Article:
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"a Human Ethogram: Its Scientific Acceptability and Importance." aTreatise Assessing Modern Theories of Personality Development andProposing a New Comprehensive Theory of Behavior and BehavioralDevelopment, Key Chapters and Sections.



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Creatore: Jesness, Bradley Visualizza persona
Titolo: "a Human Ethogram: Its Scientific Acceptability and Importance." aTreatise Assessing Modern Theories of Personality Development andProposing a New Comprehensive Theory of Behavior and BehavioralDevelopment, Key Chapters and Sections.
Link to work: "a Human Ethogram: Its Scientific Acceptability and Importance." aTreatise Assessing Modern Theories of Personality Development andProposing a New Comprehensive Theory of Behavior and BehavioralDevelopment, Key Chapters and Sections Visualizza cluster
Estensione: 162 p.
Genere/Forma: Opinion Papers
Index term-Uncontrolled: Socialization
Learning Theories
Cognitive Development
Case Studies
Behavior Theories
Adjustment (to Environment)
Soggetto non controllato: Socialization
Learning Theories
Cognitive Development
Case Studies
Behavior Theories
Adjustment (to Environment)
Termine d'indicizzazione-Occupazione: Socialization
Learning Theories
Cognitive Development
Case Studies
Behavior Theories
Adjustment (to Environment)
Sommario/riassunto: Written by a methodological behaviorist, this treatise critiques neo-Hullian, Freudian, Eriksonian, and Piagetian theories and presents an ethological perspective on behavior and personality development. The critique is extended to cover social learning, cognitive-developmental, neo-Freudian, and Skinnerian theories, as well as the ideas of Bandura. Assumptions for conducting research and allowing for interpretation and integration of findings are specified and discussed. These assumptions include the following ideas: (1) that fundamentally important behaviors can be seen in conflict situations; (2) that all behavior must be viewed with the past history of the subject in mind; (3) that important manipulative skills can be noted directly and that covert behavior can be inferred by an observer who has been engaged in an extensive longitudinal study; (4) that only unobtrusive observations used to interpret the behavior of single subjects will be unbiased; (5) that all behavior is directly or indirectly interactive with the environment, is homeostatic, or works toward homeostasis and that all species-typical behavioral developments are adaptive; (6) that all behaviors must be construed "within the subject's perceptual-thought system"; and (7) that interpretation involves comparing present behaviors with similar past behaviors and interpreting them in terms of various possible types of behaviors and in terms of specified mechanisms of change. Any theory that fulfills these assumptions is considered to be an ethological theory of personality development. A bibliography of suggested readings is appended. (Rh)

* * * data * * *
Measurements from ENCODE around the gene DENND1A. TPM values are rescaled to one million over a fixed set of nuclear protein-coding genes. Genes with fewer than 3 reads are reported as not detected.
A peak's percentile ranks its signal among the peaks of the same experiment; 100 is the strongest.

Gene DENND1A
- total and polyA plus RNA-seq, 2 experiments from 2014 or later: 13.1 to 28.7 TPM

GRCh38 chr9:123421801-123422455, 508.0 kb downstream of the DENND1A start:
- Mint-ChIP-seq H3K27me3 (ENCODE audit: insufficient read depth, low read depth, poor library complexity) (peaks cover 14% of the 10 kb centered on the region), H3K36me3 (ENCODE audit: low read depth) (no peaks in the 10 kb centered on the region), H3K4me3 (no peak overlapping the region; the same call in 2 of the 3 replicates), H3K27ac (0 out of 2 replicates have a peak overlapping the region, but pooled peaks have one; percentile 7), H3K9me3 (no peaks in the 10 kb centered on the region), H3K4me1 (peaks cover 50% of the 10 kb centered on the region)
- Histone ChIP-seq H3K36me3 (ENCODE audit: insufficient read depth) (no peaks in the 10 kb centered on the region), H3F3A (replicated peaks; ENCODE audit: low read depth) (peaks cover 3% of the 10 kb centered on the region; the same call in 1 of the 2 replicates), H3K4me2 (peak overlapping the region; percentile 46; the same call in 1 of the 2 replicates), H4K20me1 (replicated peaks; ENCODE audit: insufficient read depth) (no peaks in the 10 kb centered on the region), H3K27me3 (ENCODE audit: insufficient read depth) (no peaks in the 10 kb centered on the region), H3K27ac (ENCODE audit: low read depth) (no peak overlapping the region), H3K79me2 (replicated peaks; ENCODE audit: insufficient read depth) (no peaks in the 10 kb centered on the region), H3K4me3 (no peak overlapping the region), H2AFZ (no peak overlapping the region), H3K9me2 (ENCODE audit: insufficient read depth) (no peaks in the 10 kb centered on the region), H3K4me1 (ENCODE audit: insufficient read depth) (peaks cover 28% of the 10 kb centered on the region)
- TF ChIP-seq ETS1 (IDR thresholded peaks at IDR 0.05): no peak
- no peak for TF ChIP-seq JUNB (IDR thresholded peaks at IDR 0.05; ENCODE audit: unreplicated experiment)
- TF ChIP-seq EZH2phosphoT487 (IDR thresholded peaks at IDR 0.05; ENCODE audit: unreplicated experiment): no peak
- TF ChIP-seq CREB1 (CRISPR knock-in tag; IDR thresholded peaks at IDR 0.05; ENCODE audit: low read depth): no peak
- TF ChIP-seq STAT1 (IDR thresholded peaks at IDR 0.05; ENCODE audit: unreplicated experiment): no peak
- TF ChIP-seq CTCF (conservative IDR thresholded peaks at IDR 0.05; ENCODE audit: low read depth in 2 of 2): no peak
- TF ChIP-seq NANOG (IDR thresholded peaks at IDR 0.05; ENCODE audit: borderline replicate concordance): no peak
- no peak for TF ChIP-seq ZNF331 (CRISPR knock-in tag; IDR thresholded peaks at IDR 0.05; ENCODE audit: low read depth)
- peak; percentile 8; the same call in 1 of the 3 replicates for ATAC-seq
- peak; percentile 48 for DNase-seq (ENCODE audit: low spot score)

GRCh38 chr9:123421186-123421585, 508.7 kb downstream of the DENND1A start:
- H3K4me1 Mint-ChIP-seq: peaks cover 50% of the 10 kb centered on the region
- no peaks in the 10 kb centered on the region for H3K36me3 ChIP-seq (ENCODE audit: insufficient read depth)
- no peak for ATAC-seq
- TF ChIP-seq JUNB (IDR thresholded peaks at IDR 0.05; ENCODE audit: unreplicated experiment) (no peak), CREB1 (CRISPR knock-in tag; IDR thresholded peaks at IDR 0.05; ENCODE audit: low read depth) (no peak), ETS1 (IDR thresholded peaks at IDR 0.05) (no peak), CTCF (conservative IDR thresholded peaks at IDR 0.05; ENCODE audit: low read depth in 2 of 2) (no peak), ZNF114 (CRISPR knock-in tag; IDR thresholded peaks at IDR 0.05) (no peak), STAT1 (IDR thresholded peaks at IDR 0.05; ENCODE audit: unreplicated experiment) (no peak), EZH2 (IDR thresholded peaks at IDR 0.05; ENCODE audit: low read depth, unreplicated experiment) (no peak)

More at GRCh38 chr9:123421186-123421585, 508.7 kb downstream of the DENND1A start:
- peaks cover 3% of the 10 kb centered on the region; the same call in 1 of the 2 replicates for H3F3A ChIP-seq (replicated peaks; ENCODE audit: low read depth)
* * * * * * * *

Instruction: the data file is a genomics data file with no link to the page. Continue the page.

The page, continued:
Lingua: English.
Formato: Microfilm
Livello bibliografico Monografia
Lingua di pubblicazione: Inglese
Record Nr.: UCb227325564
Lo trovi qui: University of California Berkeley